Full of splendid ideas, often happily and beautifully expressed . . . an engaging and intelligent book (Independent on The Architecture of Happiness ) -- Dieser Text bezieht sich auf eine vergriffene oder nicht verfügbare Ausgabe dieses Titels.
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Just when one thinks he has gone over the top with what sounds like a jaded view, he enters a softer, more philosophical place in which he asks himself AND us: do we really even notice those who work so hard, earn so little, work late hours, or in the case of rocket science, really even understand? As I read, I thought to myself, "I've learned a lot about what rocket science isn't...but I never really stopped to consider what it IS."
His writing style and skillful weaving in and out of the working world and the lives of others is compelling. Just how many hands have played a role in a fish one buys at market? How many of us turn our lights on and off all day and night without ever thinking even once about the men and women who make that magical thing called electricity possible with a simple flip of a switch? Who are the ones who make certain the cookies I buy are neatly arranged in a perfect package at the grocery store--and who are the ones that got it there?
As an artist, I paricularly appreciated that he included a chapter about a painter whose career mostly centered around painting the same grand tree in any number of conditions from seasonal to weather variations, in morning light, late light, and high noon. I could not help but wonder about the richness of such a collection of paintings--a single tree with a thousand-thousand faces (not unlike a single person with a thousand-thousand faces).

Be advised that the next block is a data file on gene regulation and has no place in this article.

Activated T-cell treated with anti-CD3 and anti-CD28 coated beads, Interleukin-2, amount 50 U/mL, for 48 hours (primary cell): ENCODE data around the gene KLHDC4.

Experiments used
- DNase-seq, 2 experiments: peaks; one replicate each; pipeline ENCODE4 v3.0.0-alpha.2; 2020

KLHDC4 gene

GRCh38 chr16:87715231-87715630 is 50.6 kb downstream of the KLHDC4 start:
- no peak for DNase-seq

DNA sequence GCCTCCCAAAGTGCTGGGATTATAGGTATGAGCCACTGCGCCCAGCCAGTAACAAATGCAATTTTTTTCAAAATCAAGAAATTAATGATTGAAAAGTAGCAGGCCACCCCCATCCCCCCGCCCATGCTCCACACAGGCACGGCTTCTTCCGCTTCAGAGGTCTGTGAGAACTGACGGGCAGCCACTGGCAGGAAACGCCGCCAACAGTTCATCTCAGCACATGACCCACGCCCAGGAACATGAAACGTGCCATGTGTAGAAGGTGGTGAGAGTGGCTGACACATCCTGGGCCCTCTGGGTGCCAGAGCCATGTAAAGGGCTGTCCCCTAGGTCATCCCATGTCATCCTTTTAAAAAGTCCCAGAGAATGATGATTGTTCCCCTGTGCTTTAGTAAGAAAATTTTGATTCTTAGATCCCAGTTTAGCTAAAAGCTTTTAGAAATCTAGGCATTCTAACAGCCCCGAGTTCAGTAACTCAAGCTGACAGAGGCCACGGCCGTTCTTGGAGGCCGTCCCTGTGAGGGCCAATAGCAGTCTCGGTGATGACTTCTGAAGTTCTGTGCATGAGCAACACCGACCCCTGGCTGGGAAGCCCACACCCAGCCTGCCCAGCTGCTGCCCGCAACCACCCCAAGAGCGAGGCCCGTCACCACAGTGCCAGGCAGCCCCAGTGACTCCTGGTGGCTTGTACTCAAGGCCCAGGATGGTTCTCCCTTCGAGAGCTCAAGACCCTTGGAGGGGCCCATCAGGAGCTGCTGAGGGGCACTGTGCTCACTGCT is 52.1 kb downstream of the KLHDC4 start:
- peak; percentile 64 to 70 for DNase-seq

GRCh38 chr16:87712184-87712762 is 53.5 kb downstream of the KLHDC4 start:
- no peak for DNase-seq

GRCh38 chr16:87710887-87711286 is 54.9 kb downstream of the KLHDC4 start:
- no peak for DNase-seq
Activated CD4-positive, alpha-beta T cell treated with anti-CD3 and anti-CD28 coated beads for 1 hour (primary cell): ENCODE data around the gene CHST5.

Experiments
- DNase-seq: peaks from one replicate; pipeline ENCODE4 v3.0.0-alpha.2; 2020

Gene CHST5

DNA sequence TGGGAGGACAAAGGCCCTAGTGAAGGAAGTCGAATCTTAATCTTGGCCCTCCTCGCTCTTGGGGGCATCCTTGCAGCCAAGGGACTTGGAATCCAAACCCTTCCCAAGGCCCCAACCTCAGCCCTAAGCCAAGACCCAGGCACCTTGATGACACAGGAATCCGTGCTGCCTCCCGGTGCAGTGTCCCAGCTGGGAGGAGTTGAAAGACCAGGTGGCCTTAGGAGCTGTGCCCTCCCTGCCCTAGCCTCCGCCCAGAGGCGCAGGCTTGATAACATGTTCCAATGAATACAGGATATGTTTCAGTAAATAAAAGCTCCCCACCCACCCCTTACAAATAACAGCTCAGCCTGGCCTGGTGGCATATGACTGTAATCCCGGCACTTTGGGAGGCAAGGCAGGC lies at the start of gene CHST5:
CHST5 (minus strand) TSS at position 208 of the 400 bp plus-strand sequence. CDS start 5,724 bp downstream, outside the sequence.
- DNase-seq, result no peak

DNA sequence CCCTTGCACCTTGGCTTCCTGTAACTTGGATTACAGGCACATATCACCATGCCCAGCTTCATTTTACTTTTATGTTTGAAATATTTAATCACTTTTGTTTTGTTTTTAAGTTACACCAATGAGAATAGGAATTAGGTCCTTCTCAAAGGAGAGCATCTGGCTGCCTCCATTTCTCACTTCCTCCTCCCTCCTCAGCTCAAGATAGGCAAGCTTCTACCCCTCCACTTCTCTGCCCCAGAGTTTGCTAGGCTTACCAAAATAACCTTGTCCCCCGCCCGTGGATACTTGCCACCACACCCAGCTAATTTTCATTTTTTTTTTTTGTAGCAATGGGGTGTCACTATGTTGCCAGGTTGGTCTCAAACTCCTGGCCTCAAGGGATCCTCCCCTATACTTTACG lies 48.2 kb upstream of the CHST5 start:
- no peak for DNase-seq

I recommend you not read the book in a hurry. Go slowly, Savor it. Ponder it. Turn in over in your mind and heart. Wonder why YOU do what you do, day in and day out, ask if your work brings you joy. If you don't like the answer, perhaps this book will give you the courage to go on and find something more in tune with your soul's purpose in this short life.
Reminds me of Mary Oliver's line: "What will you do with your one wild and precious life?"
This tourist's eye view is a great strength because unlike the subjects he examines under his microscope De Botton is able to look at each occupation and see it with fresh eyes as a choice made by each person who picked that career from the countless other possibilities. Most of us entered our chosen field by way of decisions made when we were unthinking undergrads or teenagers looking for something to earn us a buck without really giving it much thought. Our careers chose us by paying well or being conveniently located to our homes, we didn't choose our careers. This pathology (and it is a pathology that stems from laziness) is wonderfully illustrated in the chapter devoted to accountancy by showcasing fresh faced recruits straight from college who bury themselves in the busy work of his job rather than examine why they are doing what they do for a living. This is that rare book that forces us to think about why we are devoting so much of our waking lives to do our jobs while we never invested nearly as much time into deciding which job to choose.